Issue: May 2020
Disclosures: Kaye reports no relevant financial disclosures.
May 21, 2020
5 min read

Tularemia, aka ‘rabbit fever’: A rare disease and potential bioweapon

Issue: May 2020
Disclosures: Kaye reports no relevant financial disclosures.
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Tularemia is a zoonotic disease caused by Francisella tularensis, an aerobic gram-negative coccobacillus. Francisella are slow growing, fastidious and difficult to cultivate.

Infection may occur from the bite of an infected tick or deer fly or other biting insect or from contact with an infected animal. Infection may also occur after swallowing or inhaling the bacteria or from exposure to laboratory accidents. In nature, infections occur most often in rabbits, hares and rodents, but many different mammals are susceptible to infection. It is a category A bioterrorism agent because of its pathogenicity and the ease with which it can be weaponized. It is dangerous to work with and must be handled very carefully in the laboratory using biosafety level 3 conditions. If used as a bioweapon, it would probably be by aerosolization.


Donald Kaye
Donald Kaye

Tularemia is a rare disease in humans. From 2013 to 2018, about 200 cases of tularemia were reported each year in the United States. The highest incidence of cases per population has occurred in the Midwestern states of Arkansas, Oklahoma, Kansas and South Dakota. It tends to occur in warmer months. Tularemia is also a rare disease found in parts of the world other than the U.S.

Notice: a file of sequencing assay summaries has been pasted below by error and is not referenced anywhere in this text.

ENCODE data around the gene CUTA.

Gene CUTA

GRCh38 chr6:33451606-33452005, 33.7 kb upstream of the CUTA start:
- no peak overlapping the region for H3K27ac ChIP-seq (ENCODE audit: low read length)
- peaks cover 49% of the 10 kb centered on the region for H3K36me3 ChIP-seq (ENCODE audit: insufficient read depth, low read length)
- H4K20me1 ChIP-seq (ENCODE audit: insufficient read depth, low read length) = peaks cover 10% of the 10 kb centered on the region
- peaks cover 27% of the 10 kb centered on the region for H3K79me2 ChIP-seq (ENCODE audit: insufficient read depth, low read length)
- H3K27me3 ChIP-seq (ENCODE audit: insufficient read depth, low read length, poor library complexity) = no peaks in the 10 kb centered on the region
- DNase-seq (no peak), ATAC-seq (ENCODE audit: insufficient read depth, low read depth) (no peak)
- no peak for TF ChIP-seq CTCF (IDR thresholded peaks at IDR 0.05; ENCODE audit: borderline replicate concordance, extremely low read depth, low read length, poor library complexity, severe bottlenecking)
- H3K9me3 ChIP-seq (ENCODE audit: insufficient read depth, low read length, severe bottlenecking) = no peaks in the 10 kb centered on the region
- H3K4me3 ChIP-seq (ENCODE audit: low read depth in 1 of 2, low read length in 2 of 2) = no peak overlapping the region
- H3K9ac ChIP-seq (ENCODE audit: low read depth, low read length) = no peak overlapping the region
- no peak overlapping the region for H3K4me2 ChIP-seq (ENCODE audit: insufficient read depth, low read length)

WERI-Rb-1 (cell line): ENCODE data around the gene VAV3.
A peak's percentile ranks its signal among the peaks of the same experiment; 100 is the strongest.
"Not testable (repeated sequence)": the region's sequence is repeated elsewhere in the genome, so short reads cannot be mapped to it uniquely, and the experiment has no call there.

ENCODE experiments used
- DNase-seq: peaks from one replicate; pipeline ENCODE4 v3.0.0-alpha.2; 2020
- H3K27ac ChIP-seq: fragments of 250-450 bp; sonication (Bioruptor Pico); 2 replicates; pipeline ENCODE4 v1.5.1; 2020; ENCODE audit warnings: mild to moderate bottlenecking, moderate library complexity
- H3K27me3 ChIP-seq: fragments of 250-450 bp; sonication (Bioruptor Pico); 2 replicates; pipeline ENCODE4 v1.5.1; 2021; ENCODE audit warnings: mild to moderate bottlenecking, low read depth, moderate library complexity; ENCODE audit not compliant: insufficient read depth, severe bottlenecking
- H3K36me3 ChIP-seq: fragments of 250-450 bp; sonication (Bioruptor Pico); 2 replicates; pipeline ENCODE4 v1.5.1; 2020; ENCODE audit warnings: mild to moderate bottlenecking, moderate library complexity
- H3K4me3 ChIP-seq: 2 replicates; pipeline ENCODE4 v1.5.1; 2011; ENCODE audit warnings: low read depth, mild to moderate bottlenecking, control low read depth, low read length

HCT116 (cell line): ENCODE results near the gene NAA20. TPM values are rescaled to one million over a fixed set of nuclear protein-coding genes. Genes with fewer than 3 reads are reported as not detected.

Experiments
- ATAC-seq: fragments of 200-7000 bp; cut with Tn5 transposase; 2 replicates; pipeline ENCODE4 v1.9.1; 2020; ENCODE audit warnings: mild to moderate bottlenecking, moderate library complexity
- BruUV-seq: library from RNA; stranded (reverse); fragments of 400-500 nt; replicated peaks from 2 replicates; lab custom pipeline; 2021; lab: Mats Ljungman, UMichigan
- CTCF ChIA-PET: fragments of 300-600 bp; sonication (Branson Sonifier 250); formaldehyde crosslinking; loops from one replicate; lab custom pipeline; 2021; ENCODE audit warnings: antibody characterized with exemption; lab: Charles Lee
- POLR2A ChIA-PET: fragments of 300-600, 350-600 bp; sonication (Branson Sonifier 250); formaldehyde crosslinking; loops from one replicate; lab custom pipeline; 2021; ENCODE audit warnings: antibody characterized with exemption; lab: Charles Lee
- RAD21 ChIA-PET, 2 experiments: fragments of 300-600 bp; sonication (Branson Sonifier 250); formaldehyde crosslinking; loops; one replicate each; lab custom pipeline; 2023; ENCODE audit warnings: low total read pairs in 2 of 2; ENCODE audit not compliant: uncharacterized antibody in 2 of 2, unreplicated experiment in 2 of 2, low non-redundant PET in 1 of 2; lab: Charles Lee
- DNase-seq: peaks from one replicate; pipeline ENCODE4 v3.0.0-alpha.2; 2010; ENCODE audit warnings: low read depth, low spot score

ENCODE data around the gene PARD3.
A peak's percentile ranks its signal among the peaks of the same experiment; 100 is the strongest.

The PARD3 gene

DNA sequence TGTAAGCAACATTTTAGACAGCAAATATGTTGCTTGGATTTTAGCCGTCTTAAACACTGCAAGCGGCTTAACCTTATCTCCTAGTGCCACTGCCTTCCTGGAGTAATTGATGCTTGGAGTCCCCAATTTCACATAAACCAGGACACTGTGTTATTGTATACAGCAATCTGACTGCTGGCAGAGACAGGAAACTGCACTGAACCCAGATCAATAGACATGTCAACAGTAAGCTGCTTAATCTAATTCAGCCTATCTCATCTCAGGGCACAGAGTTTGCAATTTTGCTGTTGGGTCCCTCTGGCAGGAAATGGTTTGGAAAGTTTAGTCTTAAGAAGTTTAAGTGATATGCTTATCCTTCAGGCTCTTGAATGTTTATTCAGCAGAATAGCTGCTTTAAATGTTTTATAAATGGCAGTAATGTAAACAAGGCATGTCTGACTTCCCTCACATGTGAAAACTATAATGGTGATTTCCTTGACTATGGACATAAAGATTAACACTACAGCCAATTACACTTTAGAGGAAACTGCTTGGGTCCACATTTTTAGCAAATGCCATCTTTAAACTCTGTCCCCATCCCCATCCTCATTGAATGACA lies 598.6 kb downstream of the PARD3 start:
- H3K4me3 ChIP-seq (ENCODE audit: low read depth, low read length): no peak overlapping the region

Any hobby or occupation that involves increased exposure to insects and animals carries an increased risk for acquiring tularemia (eg, hunters, farmers, landscapers and veterinarians).

Tularemia is much more likely to occur in men than in women. This is probably because men are more often involved with hunting, farming and landscaping, making them more likely to be exposed to infected animals either directly or through biting insects. The very young and the middle aged are most often infected.


F. tularensis is a highly virulent microorganism. As few as 10 bacteria can cause severe infection.

Tularemia can be acquired in ways other than by direct exposure to an infected animal or from the bite of a tick or deer fly or other biting insect. The ticks that have been reported to transmit Francisella tularensis in the U.S. are Dermacentor variabilis, Dermacentor andersoni and Amblyomma americanum. Ingestion of water or food contaminated by infected animals can cause the disease. Contamination of the conjunctiva also can result in tularemia involving the eye. Inhalation of aerosolized bacteria may occur and produce infection. The aerosolization may be from a laboratory accident or from weaponized F. tularensis. In 2000, there was an interesting outbreak on Martha’s Vineyard, Massachusetts, which occurred from mowing grass where infected rabbits lived. This caused aerosolization of microorganisms, which, in turn, resulted in pneumonia.


After entry into the body, F. tularensis multiplies locally, causing tissue necrosis, then spreads to regional lymph nodes and then systemically via the bloodstream. Granulomas may form in areas of tissue infection and may caseate. The bacteria are not killed by polymorphonuclear leukocytes and are able to multiply in macrophages.


After an incubation period that usually lasts 3 to 6 days, there is acute onset of fever and generalized aches associated with one of the following syndromes depending mainly on the portal of entry of the infecting bacteria. When lymph nodes are clinically involved, the overlying skin may be erythematous, and the gland may suppurate. Tularemia may result in involvement of virtually any site (leading to meningitis, endocarditis, etc.) Secondary skin rashes are common in tularemia; papular and vesiculopapular rashes and erythema nodosum and erythema multiforme have been described.

ulcerative skin lesion